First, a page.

Understanding sound is one of the basic tasks that our brain performs.This can be broadly classified into Speech and Non-Speech sounds. We have noise robust speech recognition systems in place but there is still no general purpose acoustic scene classifier which can enable a computer to listen and interpret everyday sounds and take actions based on those like humans do, like moving out of the way when we listen to a horn or hear a dog barking behind us etc.
Our model is only as complex as our data, thus getting labelled ‘data is very important in machine learning’. The complexity of the Machine Learning systems arise from the data itself and not from the algorithms. In the past few years we’ve seen deep learning systems take over the field of image recognition and captioning, with architectures like ResNet, GoogleNet shattering benchmarks in the ImageNet competition with 1000 categories of images, classified at above 95% accuracy (top 5 accuracy). This was due to a large amount of labelled dataset that were available for the Models to train on and also faster computers with GPU acceleration which makes it easier to train Deep Models.
The problem we face with building a noise robust acoustic classifier is the lack of a large dataset, but Google recently launched the AudioSet - which is a large collection of labelled audio taken from Youtube videos (10s excerpts). Earlier, we had the ESC-50 dataset with 2000 recordings, 40 from each class covering many everyday sounds.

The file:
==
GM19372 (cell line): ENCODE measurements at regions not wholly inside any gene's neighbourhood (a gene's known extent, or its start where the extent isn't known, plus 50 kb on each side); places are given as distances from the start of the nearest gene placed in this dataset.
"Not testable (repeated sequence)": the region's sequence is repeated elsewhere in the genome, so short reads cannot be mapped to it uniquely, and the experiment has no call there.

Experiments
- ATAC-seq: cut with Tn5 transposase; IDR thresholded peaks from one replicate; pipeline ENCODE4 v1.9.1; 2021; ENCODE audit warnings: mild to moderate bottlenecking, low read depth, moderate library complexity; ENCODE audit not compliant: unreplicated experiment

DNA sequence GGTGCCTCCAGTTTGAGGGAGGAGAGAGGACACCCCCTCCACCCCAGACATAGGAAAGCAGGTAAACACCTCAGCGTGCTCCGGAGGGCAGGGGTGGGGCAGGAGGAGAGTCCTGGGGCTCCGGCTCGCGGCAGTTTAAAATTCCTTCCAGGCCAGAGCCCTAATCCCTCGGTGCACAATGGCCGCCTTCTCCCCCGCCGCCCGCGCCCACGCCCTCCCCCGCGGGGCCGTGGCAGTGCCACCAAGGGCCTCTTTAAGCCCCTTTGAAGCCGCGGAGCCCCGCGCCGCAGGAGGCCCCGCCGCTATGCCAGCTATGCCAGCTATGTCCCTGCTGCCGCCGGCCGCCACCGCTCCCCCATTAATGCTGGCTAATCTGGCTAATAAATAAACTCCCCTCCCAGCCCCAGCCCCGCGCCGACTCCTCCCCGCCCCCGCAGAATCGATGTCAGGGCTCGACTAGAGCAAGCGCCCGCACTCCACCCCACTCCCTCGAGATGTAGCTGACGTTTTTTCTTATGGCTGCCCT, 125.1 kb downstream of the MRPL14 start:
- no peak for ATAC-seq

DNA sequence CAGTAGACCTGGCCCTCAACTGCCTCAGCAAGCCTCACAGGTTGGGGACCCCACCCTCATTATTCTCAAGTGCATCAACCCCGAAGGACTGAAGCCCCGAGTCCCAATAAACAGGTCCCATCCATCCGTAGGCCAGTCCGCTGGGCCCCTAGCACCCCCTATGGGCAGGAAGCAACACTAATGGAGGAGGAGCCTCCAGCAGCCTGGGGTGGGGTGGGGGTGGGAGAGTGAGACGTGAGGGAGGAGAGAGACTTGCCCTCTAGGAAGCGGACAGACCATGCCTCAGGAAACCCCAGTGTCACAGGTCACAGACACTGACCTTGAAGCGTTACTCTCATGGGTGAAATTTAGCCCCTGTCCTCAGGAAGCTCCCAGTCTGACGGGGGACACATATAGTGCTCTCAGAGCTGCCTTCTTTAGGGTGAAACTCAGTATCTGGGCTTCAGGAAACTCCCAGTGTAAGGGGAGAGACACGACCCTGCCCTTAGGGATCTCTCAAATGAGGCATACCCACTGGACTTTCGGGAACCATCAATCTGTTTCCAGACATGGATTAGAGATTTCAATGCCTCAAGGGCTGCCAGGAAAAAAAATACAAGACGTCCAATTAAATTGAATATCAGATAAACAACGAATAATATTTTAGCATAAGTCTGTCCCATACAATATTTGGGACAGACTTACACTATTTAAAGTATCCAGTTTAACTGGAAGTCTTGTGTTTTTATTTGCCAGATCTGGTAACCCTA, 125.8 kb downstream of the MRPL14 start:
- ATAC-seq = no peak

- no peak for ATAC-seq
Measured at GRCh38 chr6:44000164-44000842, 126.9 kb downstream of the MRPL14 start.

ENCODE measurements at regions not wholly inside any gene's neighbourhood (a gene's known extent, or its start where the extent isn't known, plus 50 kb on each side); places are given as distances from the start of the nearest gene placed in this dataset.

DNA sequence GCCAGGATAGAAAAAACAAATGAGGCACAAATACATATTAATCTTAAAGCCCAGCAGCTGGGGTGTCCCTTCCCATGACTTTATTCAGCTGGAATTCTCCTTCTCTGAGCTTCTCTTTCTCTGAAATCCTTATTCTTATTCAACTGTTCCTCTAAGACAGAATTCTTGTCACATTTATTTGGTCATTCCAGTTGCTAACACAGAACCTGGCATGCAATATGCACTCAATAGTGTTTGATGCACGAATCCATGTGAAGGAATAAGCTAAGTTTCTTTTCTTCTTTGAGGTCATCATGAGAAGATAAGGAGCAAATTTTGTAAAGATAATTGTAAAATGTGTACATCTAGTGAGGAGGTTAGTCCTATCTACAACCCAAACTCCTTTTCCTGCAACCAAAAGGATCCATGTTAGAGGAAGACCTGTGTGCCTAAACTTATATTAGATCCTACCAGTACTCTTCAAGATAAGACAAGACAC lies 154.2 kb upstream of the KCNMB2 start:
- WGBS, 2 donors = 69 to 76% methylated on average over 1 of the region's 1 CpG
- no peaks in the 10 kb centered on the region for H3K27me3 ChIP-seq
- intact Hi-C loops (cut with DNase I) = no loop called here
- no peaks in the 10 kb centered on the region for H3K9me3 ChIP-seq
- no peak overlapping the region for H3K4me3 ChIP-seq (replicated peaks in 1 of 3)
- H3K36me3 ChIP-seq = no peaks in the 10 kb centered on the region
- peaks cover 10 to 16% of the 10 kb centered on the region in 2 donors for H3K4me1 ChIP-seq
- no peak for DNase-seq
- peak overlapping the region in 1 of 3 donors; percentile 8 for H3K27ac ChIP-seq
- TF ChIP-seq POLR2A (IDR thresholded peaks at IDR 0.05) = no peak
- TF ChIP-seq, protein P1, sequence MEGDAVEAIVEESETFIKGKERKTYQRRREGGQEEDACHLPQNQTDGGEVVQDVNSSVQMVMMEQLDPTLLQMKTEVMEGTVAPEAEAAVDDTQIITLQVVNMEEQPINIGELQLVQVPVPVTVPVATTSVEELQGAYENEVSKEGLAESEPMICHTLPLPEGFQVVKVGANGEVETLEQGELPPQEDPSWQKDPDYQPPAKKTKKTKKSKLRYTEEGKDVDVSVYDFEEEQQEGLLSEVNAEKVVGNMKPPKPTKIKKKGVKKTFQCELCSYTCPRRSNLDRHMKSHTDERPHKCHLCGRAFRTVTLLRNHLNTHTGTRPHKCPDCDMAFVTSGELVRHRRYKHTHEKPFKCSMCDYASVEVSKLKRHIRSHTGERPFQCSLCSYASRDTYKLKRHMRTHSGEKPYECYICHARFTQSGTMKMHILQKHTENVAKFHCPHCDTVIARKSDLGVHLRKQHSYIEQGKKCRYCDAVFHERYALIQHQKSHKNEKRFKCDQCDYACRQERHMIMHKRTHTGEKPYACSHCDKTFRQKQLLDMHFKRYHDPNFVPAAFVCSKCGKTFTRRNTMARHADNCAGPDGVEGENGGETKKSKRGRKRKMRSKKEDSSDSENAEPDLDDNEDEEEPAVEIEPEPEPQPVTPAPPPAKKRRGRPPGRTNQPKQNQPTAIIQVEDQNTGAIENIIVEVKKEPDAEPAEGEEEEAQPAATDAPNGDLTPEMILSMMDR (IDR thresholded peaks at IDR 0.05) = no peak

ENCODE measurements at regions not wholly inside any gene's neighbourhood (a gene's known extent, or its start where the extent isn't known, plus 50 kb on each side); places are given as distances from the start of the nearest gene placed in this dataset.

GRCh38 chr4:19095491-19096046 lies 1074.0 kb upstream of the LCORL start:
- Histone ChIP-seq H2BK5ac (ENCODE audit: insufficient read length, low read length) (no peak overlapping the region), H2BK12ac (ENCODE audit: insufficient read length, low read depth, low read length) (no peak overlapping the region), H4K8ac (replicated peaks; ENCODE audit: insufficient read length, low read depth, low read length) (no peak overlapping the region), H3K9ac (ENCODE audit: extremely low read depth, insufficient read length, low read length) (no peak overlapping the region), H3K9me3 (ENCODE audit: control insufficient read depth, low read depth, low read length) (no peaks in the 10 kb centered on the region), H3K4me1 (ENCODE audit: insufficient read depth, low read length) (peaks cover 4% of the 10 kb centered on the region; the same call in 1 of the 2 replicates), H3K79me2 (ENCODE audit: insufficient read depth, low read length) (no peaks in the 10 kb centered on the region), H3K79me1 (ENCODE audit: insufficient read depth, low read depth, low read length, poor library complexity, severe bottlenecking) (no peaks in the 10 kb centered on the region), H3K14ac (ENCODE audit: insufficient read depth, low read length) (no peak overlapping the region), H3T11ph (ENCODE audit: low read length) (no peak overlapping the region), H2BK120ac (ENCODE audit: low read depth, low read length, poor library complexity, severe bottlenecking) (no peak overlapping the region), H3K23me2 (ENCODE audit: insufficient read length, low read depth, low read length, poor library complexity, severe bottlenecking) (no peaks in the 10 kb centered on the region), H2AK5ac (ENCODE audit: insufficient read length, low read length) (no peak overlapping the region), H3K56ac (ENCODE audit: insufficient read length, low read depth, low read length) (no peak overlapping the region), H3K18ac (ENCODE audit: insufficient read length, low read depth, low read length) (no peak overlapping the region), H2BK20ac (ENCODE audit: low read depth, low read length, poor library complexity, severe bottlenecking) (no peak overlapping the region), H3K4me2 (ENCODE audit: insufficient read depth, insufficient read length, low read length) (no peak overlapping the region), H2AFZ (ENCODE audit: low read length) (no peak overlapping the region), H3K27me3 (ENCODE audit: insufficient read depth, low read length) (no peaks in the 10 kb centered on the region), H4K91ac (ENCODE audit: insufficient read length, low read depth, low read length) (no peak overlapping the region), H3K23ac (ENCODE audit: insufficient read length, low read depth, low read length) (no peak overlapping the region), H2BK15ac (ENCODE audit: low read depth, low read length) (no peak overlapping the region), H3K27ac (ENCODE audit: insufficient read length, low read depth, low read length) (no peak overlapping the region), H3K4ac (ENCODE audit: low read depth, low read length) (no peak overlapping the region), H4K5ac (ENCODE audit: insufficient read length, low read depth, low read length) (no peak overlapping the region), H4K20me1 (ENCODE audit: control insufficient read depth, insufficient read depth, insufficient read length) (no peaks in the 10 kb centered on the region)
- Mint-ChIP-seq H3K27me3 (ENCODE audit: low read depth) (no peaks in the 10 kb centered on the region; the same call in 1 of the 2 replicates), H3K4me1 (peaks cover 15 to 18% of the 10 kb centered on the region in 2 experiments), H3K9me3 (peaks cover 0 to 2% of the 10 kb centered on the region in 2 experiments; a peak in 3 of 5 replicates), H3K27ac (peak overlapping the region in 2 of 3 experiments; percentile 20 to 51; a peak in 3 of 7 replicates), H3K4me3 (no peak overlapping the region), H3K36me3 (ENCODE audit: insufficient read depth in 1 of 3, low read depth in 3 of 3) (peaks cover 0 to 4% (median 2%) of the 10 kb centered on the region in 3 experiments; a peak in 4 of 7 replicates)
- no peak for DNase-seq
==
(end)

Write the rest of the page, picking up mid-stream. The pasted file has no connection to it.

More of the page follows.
Step 1) Extracting Features
Although deep learning eliminates the need for hand-engineered features, we have to choose a representation model for our data. Instead of directly using the sound file as an amplitude vs time signal we use a log-scaled mel-spectrogram with 128 components (bands) covering the audible frequency range (0-22050 Hz), using a window size of 23 ms (1024 samples at 44.1 kHz) and a hop size of the same duration. This sample code gives an insight into converting audio files into spectrogram images. We use glob and librosa library - this code is a standard one for conversion into spectrogram and you’re free to make modifications to suit the needs.
In the code that follows, parent_dir = string with name of main directory. sub_dirs = a list of directories inside parent we want to explore So all .wav files in the area parent_dir/sub_dirs/.wav are extracted, iterating through all subdirs.
Now the audio file is represented as a 128(frames) x 128(bands) spectrogram image.
The Audio-classification problem is now transformed into an image classification problem.We need to detect presence of a particular entity ( ‘Dog’,’Cat’,’Car’ etc) in this image.
Step 2) Choosing an Architecture
We use a convolutional Neural Network, to classify the spectrogram images.This is because CNNs work better in detecting local feature patterns (edges etc) in different parts of the image and are also good at capturing hierarchical features which become subsequently complex with every layer as illustrated in the image,